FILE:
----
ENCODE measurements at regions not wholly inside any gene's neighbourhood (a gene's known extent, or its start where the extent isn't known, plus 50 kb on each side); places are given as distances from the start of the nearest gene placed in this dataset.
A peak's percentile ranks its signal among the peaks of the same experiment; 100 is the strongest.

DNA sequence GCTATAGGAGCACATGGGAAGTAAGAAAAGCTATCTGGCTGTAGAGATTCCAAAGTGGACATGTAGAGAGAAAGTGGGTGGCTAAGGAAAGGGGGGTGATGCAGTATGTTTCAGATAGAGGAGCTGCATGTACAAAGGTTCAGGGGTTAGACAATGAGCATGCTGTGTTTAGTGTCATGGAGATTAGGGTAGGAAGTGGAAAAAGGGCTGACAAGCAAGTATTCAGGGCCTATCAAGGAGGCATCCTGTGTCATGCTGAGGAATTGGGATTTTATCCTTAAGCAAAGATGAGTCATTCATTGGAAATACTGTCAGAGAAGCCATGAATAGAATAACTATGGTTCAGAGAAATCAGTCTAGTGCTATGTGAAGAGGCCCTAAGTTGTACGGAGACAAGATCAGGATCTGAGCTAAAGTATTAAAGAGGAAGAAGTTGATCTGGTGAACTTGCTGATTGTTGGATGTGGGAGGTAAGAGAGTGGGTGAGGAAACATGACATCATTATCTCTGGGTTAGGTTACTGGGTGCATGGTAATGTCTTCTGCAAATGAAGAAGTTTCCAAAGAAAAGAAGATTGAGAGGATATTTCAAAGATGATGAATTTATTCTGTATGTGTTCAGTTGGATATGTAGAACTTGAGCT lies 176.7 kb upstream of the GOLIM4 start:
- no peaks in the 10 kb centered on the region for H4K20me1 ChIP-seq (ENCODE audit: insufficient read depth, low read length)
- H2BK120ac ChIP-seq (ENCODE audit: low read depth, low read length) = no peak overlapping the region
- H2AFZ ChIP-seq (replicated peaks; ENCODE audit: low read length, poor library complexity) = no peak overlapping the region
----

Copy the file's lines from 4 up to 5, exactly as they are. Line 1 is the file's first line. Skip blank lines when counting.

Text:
- no peaks in the 10 kb centered on the region for H4K20me1 ChIP-seq (ENCODE audit: insufficient read depth, low read length)
- H2BK120ac ChIP-seq (ENCODE audit: low read depth, low read length) = no peak overlapping the region